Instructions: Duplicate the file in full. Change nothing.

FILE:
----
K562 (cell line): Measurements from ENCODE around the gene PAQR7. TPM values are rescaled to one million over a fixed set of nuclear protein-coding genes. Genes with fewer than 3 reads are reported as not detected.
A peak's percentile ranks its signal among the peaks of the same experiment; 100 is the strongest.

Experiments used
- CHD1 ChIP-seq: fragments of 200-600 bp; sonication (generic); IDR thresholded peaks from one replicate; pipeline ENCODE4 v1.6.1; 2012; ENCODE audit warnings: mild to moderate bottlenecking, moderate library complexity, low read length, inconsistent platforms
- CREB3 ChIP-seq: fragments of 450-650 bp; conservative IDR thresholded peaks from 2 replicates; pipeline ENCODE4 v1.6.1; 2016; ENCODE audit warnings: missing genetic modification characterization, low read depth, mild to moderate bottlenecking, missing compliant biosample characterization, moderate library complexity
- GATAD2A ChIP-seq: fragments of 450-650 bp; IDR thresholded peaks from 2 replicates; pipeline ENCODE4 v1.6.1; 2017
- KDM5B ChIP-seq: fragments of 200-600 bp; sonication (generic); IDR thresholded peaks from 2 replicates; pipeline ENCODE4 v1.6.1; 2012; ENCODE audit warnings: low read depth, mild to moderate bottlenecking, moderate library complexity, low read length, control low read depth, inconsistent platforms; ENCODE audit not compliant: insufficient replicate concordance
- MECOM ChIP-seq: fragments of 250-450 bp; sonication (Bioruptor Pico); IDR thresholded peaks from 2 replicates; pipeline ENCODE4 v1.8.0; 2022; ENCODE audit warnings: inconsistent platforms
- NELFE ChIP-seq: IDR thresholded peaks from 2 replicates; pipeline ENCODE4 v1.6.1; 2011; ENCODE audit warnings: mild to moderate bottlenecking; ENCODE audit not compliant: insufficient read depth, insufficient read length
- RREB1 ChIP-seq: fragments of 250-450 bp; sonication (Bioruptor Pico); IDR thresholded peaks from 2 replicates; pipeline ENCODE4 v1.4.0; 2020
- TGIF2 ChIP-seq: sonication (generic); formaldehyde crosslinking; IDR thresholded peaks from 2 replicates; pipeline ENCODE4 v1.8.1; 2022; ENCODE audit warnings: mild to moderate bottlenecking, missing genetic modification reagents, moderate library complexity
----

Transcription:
K562 (cell line): Measurements from ENCODE around the gene PAQR7. TPM values are rescaled to one million over a fixed set of nuclear protein-coding genes. Genes with fewer than 3 reads are reported as not detected.
A peak's percentile ranks its signal among the peaks of the same experiment; 100 is the strongest.

Experiments used
- CHD1 ChIP-seq: fragments of 200-600 bp; sonication (generic); IDR thresholded peaks from one replicate; pipeline ENCODE4 v1.6.1; 2012; ENCODE audit warnings: mild to moderate bottlenecking, moderate library complexity, low read length, inconsistent platforms
- CREB3 ChIP-seq: fragments of 450-650 bp; conservative IDR thresholded peaks from 2 replicates; pipeline ENCODE4 v1.6.1; 2016; ENCODE audit warnings: missing genetic modification characterization, low read depth, mild to moderate bottlenecking, missing compliant biosample characterization, moderate library complexity
- GATAD2A ChIP-seq: fragments of 450-650 bp; IDR thresholded peaks from 2 replicates; pipeline ENCODE4 v1.6.1; 2017
- KDM5B ChIP-seq: fragments of 200-600 bp; sonication (generic); IDR thresholded peaks from 2 replicates; pipeline ENCODE4 v1.6.1; 2012; ENCODE audit warnings: low read depth, mild to moderate bottlenecking, moderate library complexity, low read length, control low read depth, inconsistent platforms; ENCODE audit not compliant: insufficient replicate concordance
- MECOM ChIP-seq: fragments of 250-450 bp; sonication (Bioruptor Pico); IDR thresholded peaks from 2 replicates; pipeline ENCODE4 v1.8.0; 2022; ENCODE audit warnings: inconsistent platforms
- NELFE ChIP-seq: IDR thresholded peaks from 2 replicates; pipeline ENCODE4 v1.6.1; 2011; ENCODE audit warnings: mild to moderate bottlenecking; ENCODE audit not compliant: insufficient read depth, insufficient read length
- RREB1 ChIP-seq: fragments of 250-450 bp; sonication (Bioruptor Pico); IDR thresholded peaks from 2 replicates; pipeline ENCODE4 v1.4.0; 2020
- TGIF2 ChIP-seq: sonication (generic); formaldehyde crosslinking; IDR thresholded peaks from 2 replicates; pipeline ENCODE4 v1.8.1; 2022; ENCODE audit warnings: mild to moderate bottlenecking, missing genetic modification reagents, moderate library complexity